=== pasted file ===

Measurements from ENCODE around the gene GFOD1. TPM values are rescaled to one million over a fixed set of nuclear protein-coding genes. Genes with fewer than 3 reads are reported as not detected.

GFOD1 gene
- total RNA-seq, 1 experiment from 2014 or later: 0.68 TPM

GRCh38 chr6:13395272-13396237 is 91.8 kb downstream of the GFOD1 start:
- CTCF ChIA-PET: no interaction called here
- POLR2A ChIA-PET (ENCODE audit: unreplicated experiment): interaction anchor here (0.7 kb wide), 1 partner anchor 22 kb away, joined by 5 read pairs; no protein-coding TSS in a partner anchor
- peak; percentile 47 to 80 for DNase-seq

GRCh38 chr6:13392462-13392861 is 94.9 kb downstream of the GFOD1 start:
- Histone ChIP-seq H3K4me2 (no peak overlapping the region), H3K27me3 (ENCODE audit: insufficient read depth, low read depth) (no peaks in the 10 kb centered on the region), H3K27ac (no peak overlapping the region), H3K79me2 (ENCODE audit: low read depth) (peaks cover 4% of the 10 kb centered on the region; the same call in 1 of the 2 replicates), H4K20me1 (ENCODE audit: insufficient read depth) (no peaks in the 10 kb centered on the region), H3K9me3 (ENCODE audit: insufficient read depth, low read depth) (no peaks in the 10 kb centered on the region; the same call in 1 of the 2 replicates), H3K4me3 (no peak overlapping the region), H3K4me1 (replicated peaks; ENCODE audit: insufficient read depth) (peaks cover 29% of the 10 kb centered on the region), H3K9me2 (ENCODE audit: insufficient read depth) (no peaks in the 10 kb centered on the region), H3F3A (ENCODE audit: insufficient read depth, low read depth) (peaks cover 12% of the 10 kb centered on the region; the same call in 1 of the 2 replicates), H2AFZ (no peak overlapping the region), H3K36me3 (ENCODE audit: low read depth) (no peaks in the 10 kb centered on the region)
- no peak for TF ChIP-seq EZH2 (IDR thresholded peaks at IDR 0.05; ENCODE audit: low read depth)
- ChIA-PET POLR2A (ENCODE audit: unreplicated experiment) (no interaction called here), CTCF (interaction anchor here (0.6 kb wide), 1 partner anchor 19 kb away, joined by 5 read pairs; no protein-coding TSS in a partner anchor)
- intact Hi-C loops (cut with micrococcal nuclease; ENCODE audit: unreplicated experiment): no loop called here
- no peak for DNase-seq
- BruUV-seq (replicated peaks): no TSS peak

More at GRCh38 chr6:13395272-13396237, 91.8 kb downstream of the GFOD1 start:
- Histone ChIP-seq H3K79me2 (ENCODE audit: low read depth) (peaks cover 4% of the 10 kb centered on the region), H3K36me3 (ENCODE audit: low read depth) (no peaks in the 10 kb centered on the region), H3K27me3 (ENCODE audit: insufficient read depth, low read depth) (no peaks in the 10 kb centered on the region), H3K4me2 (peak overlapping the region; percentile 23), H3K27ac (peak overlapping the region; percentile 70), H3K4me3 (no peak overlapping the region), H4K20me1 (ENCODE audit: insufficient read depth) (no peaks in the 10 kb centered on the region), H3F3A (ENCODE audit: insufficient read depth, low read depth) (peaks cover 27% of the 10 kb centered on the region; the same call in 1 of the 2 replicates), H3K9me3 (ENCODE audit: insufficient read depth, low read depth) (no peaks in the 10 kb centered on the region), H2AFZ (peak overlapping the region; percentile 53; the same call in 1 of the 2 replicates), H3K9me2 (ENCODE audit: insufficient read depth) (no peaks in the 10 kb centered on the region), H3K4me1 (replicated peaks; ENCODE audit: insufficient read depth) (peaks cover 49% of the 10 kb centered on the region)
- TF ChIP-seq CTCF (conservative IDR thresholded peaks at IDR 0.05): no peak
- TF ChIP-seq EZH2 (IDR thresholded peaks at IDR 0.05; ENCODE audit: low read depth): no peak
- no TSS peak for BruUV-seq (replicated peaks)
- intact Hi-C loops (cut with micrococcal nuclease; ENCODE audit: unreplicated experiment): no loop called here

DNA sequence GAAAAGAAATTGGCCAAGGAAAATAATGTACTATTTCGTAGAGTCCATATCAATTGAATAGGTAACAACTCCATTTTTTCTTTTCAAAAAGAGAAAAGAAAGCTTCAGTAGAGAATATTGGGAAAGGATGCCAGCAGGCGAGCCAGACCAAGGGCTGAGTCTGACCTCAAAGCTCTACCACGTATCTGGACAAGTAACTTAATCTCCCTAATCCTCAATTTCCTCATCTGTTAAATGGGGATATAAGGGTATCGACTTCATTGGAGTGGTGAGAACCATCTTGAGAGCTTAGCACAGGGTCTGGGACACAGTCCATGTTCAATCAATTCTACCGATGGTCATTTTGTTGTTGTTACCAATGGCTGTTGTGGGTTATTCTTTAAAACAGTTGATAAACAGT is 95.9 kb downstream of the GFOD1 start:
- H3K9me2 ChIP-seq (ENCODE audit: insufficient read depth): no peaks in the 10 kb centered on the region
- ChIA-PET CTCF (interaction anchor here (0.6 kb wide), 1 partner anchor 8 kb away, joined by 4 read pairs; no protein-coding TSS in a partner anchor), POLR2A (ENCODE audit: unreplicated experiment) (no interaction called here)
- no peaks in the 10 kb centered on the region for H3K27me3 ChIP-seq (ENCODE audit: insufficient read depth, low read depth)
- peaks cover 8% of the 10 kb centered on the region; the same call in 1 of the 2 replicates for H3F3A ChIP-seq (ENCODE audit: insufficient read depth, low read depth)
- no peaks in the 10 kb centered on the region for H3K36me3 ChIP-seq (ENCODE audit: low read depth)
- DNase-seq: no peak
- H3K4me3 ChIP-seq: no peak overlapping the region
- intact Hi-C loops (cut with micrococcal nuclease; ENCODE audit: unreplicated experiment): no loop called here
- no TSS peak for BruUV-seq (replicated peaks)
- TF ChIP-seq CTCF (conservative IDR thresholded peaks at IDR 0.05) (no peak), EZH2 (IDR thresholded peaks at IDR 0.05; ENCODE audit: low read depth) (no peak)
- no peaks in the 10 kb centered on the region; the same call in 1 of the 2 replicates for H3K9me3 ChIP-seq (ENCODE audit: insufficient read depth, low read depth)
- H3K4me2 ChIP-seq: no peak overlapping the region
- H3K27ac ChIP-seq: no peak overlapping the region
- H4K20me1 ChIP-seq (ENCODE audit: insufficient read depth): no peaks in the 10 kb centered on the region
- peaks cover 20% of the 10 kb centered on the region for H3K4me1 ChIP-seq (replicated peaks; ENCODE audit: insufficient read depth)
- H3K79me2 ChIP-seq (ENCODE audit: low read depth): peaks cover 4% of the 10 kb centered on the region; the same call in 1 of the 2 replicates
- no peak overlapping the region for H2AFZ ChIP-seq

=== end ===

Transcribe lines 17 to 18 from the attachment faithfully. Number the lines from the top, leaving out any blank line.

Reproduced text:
- TF ChIP-seq CTCF (conservative IDR thresholded peaks at IDR 0.05): no peak
- TF ChIP-seq EZH2 (IDR thresholded peaks at IDR 0.05; ENCODE audit: low read depth): no peak